other real problems, and to divert attention and energy from attempts to deal with them.”
(11)

       Bauer records the observations of traveler to Africa at the end on the nineteenth
century, noting the conflicts between cultures. Mary Kingsley had written:

       If you will try Science [i.e., anthropology], all the evils of the clash between the two culture
       periods could be avoided, and you could assist these West Africans in their thirteenth century
       state to rise into their nineteenth century state without their having the hard fight for it that you
       yourself had. (1901. West African Studies, 2)

In many regards this is a similar argument to the one made by Alexander Gerschenkron
in his work on the „economic advantages of backwardness‟.He continues by quoting from
the book, The Economic Revolution in British West Africa (1926), written by Allan
McPhee:

       In fact, the process since the „Nineties of the last century has been the superimposition
       of the twentieth century after Christ on the twentieth century before Christ, and a large
       part of the problem of native policy is concerned with the natives during the difficulties
       of transition…The transition has been from the growth of subsistence crops and the
       collection of sylvan produce to the cultivation of exchange crops, with the necessary
       implication of a transition from a „Natural‟ economy to a „Monetary‟ economy, and the
       innumerable important reactions from the latter phase. (3)

One of the more vexing problems in this transition is to be found in the creation of
individual property rights. He writes:
       The problem of policy were particularly baffling in the context of land tenure (though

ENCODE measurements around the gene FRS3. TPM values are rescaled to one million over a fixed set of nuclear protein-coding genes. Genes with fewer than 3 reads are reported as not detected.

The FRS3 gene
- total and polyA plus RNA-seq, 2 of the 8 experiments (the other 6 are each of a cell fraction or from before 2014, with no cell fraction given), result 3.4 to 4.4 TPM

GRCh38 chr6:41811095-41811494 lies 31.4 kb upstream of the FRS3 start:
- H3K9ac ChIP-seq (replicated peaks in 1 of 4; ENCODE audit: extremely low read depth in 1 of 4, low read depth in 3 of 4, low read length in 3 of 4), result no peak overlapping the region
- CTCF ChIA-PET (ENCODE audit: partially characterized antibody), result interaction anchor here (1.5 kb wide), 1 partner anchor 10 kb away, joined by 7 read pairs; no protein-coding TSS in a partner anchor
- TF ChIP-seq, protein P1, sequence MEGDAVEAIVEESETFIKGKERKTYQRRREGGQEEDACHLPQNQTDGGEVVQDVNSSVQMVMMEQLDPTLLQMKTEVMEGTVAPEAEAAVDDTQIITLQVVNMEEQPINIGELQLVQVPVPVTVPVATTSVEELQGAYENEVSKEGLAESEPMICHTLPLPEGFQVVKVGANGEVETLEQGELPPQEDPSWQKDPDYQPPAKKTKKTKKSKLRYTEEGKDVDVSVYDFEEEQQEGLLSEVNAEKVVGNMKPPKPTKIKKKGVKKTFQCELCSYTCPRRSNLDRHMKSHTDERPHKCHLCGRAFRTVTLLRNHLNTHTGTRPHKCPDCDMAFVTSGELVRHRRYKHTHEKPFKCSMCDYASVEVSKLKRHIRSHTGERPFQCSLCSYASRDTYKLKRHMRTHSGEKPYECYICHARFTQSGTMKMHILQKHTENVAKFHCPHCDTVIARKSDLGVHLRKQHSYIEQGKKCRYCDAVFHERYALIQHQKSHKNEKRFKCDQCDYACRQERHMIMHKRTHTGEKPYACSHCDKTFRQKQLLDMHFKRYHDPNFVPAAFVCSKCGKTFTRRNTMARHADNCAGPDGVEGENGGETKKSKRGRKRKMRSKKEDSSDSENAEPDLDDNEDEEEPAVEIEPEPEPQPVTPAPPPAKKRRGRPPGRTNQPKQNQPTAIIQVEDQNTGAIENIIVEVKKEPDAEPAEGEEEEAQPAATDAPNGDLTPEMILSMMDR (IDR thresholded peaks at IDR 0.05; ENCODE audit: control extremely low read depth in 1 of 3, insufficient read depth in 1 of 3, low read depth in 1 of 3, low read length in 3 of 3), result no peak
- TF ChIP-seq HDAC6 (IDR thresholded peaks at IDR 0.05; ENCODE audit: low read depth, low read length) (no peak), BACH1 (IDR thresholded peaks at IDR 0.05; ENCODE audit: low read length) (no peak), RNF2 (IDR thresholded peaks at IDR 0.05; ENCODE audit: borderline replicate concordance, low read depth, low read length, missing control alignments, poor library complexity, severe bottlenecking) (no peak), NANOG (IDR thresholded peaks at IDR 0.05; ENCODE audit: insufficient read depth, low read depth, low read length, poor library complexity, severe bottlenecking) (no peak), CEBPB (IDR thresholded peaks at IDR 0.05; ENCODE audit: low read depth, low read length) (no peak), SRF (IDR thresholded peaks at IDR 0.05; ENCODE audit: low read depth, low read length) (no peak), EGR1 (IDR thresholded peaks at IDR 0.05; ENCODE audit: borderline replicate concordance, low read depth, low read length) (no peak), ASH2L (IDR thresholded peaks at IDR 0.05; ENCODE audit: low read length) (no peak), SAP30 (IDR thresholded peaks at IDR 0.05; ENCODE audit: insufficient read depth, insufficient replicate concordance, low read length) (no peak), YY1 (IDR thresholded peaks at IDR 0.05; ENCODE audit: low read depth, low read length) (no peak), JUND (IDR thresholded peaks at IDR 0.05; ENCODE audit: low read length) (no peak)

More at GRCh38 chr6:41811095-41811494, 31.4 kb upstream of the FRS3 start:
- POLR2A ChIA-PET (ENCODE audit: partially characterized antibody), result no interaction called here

by no means confined to it), notably whether individual rights in the cultivation and
       ownership of land should be permitted to replace communal or tribal tenure wholly or
       in part, again a problem which would not arise in a static or stagnant society. (13)

Communal or common ownership of any resource creates conditions most favorable for
its economically inefficient use. The problem has been described as „the tragedy of the
common‟ – the commons belong to no one but may be used by everyone. This results in
„overuse‟ and resource degradation. In private hands the land would be cared for since
the owner, and his/her descendants expect to use the resource over an extended period of
time. On a common, the first to get to the resource can capture the „best‟ – say a
grassland, first owner to arrive gets the best grass for his animals, so there is intense
competition for the use of the best land and a decided tendency for overgrazing to occur.
Extensive periods of overgrazing may permanently destroy the grassland, converting it
into a desert (see: the Sahal in Africa, south of the Sahara)

      Bauer cites the following passage from S. Herbert Frankel‟s (1960) article (“The
Tyranny of Economic Paternalism in Africa: A Study of Frontier Mentality, 1860-1960,”
Optima, 7):

       Looking back from the vantage point of our own times, it is clear that the root cause of
       the economic backwardness of various African territories